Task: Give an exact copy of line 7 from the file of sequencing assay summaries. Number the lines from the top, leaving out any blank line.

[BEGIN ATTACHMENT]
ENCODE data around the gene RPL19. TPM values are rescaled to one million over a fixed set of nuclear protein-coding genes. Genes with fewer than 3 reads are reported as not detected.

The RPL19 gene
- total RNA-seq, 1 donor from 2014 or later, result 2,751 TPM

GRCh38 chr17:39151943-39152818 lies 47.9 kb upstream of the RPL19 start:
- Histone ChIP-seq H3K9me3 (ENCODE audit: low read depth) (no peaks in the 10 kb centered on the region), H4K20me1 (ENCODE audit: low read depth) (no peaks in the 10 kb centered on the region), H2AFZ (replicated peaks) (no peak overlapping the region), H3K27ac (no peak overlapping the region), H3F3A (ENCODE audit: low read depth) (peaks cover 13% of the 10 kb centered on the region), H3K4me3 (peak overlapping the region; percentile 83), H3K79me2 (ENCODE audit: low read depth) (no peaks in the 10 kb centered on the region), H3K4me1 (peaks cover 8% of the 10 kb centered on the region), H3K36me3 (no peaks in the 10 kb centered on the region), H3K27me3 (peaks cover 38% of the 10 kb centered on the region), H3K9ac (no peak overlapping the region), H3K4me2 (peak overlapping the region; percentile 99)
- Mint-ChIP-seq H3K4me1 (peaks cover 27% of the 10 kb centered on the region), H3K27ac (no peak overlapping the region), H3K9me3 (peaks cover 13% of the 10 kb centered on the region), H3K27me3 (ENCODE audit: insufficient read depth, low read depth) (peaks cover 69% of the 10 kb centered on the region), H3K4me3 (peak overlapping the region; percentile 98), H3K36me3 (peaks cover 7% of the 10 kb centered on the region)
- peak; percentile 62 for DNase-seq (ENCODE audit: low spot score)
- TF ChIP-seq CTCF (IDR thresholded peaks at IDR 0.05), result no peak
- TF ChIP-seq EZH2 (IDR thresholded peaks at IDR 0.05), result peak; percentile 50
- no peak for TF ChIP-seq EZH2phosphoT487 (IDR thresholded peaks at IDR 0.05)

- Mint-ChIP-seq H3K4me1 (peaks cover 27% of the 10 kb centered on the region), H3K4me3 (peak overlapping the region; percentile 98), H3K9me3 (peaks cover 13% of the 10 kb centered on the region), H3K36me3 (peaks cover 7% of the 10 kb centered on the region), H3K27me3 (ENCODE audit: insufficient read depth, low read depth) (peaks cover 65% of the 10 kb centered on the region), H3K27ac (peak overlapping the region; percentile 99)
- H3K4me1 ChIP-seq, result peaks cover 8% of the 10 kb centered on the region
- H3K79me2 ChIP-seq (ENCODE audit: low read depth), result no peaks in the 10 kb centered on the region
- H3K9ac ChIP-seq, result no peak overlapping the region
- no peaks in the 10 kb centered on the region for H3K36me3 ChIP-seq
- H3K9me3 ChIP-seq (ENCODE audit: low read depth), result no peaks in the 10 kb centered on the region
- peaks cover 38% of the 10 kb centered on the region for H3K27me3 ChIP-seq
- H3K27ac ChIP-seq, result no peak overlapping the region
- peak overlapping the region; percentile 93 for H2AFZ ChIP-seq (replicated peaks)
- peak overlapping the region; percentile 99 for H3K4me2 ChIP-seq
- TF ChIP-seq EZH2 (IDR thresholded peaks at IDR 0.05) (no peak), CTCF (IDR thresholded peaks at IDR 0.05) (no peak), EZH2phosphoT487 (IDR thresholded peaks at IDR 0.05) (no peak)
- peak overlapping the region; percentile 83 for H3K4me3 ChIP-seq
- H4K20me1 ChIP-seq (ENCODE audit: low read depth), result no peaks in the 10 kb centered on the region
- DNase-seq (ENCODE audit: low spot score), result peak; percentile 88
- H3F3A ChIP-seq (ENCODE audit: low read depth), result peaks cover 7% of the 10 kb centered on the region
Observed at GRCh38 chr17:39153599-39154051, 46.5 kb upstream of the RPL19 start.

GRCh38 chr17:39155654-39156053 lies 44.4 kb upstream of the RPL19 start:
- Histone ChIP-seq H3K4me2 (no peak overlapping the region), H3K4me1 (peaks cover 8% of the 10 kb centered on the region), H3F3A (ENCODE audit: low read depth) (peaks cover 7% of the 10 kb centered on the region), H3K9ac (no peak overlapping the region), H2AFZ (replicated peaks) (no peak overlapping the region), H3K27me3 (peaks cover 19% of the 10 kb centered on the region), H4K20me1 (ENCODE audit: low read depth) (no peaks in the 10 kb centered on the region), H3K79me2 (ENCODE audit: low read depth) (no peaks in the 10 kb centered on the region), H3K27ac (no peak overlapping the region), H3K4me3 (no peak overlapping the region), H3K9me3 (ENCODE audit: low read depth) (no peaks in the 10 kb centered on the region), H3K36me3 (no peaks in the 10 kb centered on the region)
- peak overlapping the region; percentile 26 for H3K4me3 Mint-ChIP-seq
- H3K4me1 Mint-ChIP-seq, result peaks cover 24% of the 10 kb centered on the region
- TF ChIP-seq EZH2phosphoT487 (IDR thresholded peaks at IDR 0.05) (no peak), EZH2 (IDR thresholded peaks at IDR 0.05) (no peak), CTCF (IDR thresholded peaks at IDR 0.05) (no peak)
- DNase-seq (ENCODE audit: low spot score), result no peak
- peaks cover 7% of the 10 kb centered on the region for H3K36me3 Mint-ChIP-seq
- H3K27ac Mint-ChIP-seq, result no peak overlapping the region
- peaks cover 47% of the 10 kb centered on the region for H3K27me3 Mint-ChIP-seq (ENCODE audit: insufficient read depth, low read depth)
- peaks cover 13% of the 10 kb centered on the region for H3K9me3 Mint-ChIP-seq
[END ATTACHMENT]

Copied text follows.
- peak; percentile 62 for DNase-seq (ENCODE audit: low spot score)